Thanks to this year’s extended offseason for many sports, numerous athletes were finally able to get the sports medicine surgeries they needed to continue playing at peak performance.
In this article, we’ll take a look at a few of these types of surgeries and which athletes underwent them.
Tommy John Surgery
Tommy John Surgery is used to repair Ulnar Collateral Ligament (UCL) tears. These elbow tears are often the result of deterioration over time from specific, repetitive motions. That’s why they’re very common among baseball pitchers and other athletes regularly performing overhead throwing motions.
During this year’s baseball offseason, Major League pitchers Tyler Beede (San Francisco Giants), Reggie Lawson (San Diego Padres), Noah Syndergaard (New York Mets) and Chris Sale (Boston Red Sox) and more underwent Tommy John surgery.
Both Beede and Lawson had their surgeries performed on March 20. Syndergaard’s surgery was held in West Palm Beach, Florida on March 26, his doctor noting that Syndergaard risked long-term nerve damage if he delayed the procedure.
A few days later on March 30, Sale went under the knife in Los Angeles. His surgery had been delayed for several days in order to secure a time and location they believed did not interfere with any resources needed to battle COVID-19.
Seeing as the typical recovery for Tommy John surgery is about a year long, had these pitchers delayed their procedures any longer, they would have risked missing most or all of the 2021 season in addition to the 2020 season. Since the average MLB career is five to six years, Chad Carlson, MD, president of the American Medical Society for Sports Medicine (AMSSM), pointed out that this could have cost them a big chunk of their careers and decreased their bargaining leverage when their contracts are up.
The anterior cruciate ligament, or ACL, is a strong, fibrous tissue that connects the femur (thighbone) to the tibia (shinbone). It is one of four main ligaments inside the knee, and the main stabilizing ligament.
ACL injuries occur when there is a sprain or tear of the ligament; this happens most often in individuals who play sports that involve sudden stops or changes in direction, as well as jumping and landing (think football, basketball, soccer, volleyball, tennis, and skiing).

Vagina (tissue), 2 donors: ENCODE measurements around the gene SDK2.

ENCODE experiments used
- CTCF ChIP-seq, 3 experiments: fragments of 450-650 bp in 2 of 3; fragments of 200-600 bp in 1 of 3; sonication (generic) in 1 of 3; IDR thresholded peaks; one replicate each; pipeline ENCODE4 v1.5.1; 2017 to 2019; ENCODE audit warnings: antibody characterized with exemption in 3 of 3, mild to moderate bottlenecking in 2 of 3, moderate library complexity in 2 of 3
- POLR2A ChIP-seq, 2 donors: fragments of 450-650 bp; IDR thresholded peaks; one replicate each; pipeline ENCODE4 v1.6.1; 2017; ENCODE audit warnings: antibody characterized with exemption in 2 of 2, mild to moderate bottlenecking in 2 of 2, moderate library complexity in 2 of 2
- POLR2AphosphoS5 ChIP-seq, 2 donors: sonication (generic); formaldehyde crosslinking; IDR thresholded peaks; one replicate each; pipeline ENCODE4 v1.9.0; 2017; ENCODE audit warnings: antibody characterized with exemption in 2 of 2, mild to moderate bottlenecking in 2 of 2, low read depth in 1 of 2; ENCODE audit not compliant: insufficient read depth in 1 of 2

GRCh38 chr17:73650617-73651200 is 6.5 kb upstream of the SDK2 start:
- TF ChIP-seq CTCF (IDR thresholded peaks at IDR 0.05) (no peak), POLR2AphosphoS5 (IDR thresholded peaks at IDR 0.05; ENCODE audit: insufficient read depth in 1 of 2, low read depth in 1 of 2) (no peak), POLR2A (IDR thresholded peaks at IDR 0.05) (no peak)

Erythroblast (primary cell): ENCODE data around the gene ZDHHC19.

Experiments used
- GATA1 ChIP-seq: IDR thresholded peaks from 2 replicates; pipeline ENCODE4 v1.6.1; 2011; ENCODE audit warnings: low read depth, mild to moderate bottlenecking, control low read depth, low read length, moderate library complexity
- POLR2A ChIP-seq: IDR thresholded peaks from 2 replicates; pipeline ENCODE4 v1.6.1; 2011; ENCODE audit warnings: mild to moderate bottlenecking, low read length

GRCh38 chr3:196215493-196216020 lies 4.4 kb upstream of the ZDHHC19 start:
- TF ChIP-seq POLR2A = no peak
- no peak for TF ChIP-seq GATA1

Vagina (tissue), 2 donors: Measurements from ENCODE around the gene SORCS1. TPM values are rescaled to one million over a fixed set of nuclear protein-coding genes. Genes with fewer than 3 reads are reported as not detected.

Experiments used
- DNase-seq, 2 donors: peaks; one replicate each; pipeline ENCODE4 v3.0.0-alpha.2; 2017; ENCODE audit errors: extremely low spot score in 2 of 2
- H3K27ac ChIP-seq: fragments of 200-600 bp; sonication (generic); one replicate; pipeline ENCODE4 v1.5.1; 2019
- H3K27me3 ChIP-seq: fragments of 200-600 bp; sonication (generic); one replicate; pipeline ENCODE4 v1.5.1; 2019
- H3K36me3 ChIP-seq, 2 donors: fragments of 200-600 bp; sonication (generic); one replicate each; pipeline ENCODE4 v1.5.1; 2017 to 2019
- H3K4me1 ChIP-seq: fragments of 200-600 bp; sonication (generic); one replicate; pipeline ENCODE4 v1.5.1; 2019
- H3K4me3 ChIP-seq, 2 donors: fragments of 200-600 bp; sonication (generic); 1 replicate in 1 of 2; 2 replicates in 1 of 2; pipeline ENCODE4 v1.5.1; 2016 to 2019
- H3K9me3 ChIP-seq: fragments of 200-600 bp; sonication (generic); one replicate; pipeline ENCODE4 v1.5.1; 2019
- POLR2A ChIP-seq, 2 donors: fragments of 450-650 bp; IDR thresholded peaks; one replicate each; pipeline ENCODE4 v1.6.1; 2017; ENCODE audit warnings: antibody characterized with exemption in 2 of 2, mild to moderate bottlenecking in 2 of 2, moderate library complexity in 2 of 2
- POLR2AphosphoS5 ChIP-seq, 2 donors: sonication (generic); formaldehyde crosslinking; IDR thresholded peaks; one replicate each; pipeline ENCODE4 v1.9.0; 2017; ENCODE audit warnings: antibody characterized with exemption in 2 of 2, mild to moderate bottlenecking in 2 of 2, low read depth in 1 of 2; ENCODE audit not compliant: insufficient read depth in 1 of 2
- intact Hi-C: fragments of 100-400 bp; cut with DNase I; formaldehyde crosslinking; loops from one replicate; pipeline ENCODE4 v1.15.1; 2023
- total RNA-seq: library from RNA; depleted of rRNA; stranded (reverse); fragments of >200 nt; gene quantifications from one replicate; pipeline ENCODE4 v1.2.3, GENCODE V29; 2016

The MLS’ 2018 Most Valuable Player Josef Martinez (Atlanta United) tore his ACL during the club’s season opener on February 29. Seeing as waiting too long for surgery can lead to further knee damage, Martinez underwent reconstruction surgery in mid-March at the University of Pittsburgh Medical Center.
Returning to play after an ACL tear usually takes about 8 to 12 months, with Atlanta United stating that Martinez will return to Atlanta to begin his rehabilitation led by its medical team as well as doctors from Piedmont Healthcare.
AC Joint Repair
An acromioclavicular (AC) joint separation occurs when the collarbone (clavicle) separates from the shoulder blade (acromion), and is a very frequent injury for active people like football and hockey players.
To repair the AC joint, the CC ligaments are restored and the distal—or shoulder—end of the collarbone (clavicle) is removed, while a screw or suture loop is used to stabilize the AC joint. After about 10 millimeters of the collarbone is removed, the AC ligament is transferred from the bottom of the shoulder blade into the removed end of the collarbone to replace the torn ligament.
In January, football wide receiver Julian Edelman (New England Patriots) underwent shoulder surgery for a separated AC joint in his left shoulder. The procedure went well and his recovery was swift enough that he was able to participate in the Patriots’ offseason practices (which began in April) and now the regular season.
Injuries Continue to Plague Professional Sports
Now that many sports leagues, including the NFL, are in full swing, we’ve seen a lot more injuries. Many think this could be due to a lack of appropriate training and pre-season training camps, including Organized Team Activities (OTAs), which usually consist of two weeks of strength and conditioning, three weeks of working on routes and other no-touch training, and a final four weeks of full, non-contact practice.
In fact, there were 37 injuries that resulted in players being designated as “out” (not even “questionable”) during week 1 alone—these included pectoral, hamstring, foot, calf, neck, hand, groin, knee, ankle, thigh, liver, finger, shoulder, hip, and elbow injuries.
These numbers have only increased as the season has progressed, with a grand total of 130 players listed as out indefinitely and another seven listed as “out for season”, not to mention the additional 172 on injured reserve (IR) and 107 listed as “day-to-day” (these numbers are as of the completion of the NFL’s Week 7).